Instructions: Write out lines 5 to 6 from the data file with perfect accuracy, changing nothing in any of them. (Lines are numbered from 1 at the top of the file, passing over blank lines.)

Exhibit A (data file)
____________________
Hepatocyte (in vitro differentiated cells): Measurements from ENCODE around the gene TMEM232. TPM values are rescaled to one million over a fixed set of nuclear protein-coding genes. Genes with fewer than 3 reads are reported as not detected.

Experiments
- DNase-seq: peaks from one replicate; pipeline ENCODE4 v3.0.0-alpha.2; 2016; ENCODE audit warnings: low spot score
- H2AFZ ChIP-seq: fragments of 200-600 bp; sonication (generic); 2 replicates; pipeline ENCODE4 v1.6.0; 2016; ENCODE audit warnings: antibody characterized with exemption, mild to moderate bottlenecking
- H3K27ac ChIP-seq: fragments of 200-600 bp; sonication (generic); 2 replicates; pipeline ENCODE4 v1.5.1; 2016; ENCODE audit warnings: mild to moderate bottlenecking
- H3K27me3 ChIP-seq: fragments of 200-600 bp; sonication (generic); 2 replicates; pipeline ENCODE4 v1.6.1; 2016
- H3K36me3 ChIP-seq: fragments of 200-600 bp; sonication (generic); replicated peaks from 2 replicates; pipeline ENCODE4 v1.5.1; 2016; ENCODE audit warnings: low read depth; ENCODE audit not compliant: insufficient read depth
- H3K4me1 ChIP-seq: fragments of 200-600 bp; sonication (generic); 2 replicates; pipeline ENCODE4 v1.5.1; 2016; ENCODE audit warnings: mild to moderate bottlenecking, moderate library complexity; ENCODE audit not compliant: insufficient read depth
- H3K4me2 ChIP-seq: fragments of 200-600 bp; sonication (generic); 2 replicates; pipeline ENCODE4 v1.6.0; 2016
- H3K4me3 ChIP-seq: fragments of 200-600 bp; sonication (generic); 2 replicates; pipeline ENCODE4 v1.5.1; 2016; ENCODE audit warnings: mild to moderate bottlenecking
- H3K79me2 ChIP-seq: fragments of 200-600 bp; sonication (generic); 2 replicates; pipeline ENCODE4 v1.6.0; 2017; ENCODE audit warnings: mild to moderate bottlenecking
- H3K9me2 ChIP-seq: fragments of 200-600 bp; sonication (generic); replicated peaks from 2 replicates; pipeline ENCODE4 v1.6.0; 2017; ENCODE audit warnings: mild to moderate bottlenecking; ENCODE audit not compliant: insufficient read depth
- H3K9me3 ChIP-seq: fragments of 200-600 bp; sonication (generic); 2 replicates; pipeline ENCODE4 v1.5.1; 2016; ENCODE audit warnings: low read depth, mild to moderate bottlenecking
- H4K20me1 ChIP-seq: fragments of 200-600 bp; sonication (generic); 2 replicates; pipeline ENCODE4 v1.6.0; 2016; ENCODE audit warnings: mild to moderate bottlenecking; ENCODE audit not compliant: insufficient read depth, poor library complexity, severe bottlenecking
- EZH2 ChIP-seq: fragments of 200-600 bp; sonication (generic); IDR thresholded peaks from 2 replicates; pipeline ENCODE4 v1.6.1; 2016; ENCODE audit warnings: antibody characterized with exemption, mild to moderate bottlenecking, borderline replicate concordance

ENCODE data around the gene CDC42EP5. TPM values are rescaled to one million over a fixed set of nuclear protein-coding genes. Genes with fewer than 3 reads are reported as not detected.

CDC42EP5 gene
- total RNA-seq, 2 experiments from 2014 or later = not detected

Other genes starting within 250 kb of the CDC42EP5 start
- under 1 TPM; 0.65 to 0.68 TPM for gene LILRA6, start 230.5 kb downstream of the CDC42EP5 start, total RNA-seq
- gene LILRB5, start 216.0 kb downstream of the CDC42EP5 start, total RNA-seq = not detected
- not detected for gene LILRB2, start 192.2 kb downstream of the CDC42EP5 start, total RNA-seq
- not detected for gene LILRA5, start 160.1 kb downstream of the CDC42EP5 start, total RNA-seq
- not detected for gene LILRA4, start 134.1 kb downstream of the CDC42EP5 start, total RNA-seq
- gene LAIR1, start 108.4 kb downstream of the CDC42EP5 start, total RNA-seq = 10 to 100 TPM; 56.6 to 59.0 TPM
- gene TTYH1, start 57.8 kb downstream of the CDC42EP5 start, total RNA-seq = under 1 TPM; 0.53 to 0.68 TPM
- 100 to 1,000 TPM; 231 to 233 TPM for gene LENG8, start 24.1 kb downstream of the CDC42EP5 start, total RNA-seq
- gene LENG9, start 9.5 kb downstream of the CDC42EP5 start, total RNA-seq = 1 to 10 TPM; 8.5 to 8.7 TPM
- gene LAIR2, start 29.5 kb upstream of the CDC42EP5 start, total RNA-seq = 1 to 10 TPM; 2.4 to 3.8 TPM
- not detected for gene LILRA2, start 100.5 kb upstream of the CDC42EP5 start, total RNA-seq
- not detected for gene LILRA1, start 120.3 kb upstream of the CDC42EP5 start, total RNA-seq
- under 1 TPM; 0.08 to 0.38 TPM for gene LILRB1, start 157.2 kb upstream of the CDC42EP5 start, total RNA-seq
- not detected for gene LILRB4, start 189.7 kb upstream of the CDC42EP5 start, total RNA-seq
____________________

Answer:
- H3K27ac ChIP-seq: fragments of 200-600 bp; sonication (generic); 2 replicates; pipeline ENCODE4 v1.5.1; 2016; ENCODE audit warnings: mild to moderate bottlenecking
- H3K27me3 ChIP-seq: fragments of 200-600 bp; sonication (generic); 2 replicates; pipeline ENCODE4 v1.6.1; 2016